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The part-time pay penalty

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Author Info

  • Alan Manning
  • Barbara Petrongolo

Abstract

In 2003, women working part-time in the UK earned, on average, 22% less than women working full-time. Compared to women who work FT, PT women are more likely to have low levels of education, to be in a couple, to have young and numerous children, to work in small establishments in distribution, hotels and restaurants and in low-level occupations. Taking account of these differences, the PT penalty for identical women doing the same job is estimated to be about 10% if one does not take account of differences in the occupations of FT and PT women and 3% if one does. The occupational segregation of PT and FT women can explain most of the aggregate PT pay penalty. In particular, women who move from FT to PT work are much more likely to change employer and/or occupation than those who maintain their hours status. And, when making this transition, they tend to make a downward occupational move, evidence that many women working PT are not making full use of their skills and experience. Women working PT in the other EU countries have similar problems to the UK but the UK has the highest PT pay penalty and one of the worst problems in enabling women to move between FT and PT work without occupational demotions. At the same time, PT work in the UK carries a higher job satisfaction premium (or a lower job satisfaction penalty) than in most other countries. Policy initiatives in recent years like the National Minimum Wage, the Part-Time Workers Regulations and the Right to Request Flexible Working appear to have had little impact on the PT pay penalty as yet although it is too early to make a definitive assessment of the full impact of some of these regulations. The most effective way to reduce the PT pay penalty would be to strengthen rights for women to move between FT and PT work without losing their current job.

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File URL: http://eprints.lse.ac.uk/3661/
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Bibliographic Info

Paper provided by London School of Economics and Political Science, LSE Library in its series LSE Research Online Documents on Economics with number 3661.

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Length: 97 pages
Date of creation: Mar 2005
Date of revision:
Handle: RePEc:ehl:lserod:3661

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Web page: http://www.lse.ac.uk/
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Related research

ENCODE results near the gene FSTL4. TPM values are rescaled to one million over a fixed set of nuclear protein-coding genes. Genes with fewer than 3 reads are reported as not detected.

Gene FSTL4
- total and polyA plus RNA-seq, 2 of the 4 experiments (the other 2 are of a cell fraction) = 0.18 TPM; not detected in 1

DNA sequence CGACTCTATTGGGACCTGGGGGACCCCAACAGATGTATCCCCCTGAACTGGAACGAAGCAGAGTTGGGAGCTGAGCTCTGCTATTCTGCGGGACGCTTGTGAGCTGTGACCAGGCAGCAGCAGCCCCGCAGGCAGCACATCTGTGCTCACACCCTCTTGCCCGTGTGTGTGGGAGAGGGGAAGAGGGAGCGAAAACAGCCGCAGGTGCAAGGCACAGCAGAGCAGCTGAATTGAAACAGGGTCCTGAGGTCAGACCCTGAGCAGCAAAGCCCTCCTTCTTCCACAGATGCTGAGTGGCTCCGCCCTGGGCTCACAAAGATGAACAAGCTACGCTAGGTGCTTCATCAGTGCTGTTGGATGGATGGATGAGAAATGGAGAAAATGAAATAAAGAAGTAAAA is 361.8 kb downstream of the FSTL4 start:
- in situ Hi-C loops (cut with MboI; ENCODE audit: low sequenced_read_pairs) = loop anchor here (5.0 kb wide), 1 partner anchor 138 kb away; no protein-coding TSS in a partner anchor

Keywords: employment transitions; part-time work; motherhood; EU; equality;

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References

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Citations

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Cited by:
  1. Síle O'Dorchai & Robert Plasman & François Rycx, 2007. "The part-time wage penalty in European countries: how large is it for men?," International Journal of Manpower, Emerald Group Publishing, vol. 28(7), pages 571-603, November.
  2. Prowse, Victoria, 2012. "Modeling employment dynamics with state dependence and unobserved heterogeneity," MPRA Paper 38038, University Library of Munich, Germany, revised 10 Apr 2012.
  3. Mumford, Karen A. & Smith, Peter N., 2007. "Assessing the Importance of Male and Female Part-Time Work for the Gender Earnings Gap in Britain," IZA Discussion Papers 2981, Institute for the Study of Labor (IZA).
  4. Bukowski, Maciej & Lewandowski, Piotr & Koloch, Grzegorz & Baranowska, Anna & Magda, Iga & Szydlowski, Arkadiusz & Bober, Magda & Bieliński, Jacek & Zawistowski, Julian & Sarzalska, Malgorzata, 2008. "Employment in Poland 2007: Security on flexible labour market," MPRA Paper 14284, University Library of Munich, Germany.
  5. Wendy Sigle-Rushton, 2008. "England and Wales: Stable fertility and pronounced social status differences," Demographic Research, Max Planck Institute for Demographic Research, Rostock, Germany, vol. 19(15), pages 455-502, July.
  6. Andreas Hornstein & Per Krusell & Giovanni L. Violante, 2007. "Frictional Wage Dispersion in Search Models: A Quantitative Assessment," NBER Working Papers 13674, National Bureau of Economic Research, Inc.
  7. Prowse, Victoria, 2006. "Part-time Work and Occupational Attainment Amongst a Cohort of British Women," IZA Discussion Papers 2342, Institute for the Study of Labor (IZA).
  8. Hornstein, Andreas & Krusell, Per & Violante, Giovanni L, 2006. "Frictional Wage Dispersion in Search Models: A Quantitative Approach," CEPR Discussion Papers 5935, C.E.P.R. Discussion Papers.

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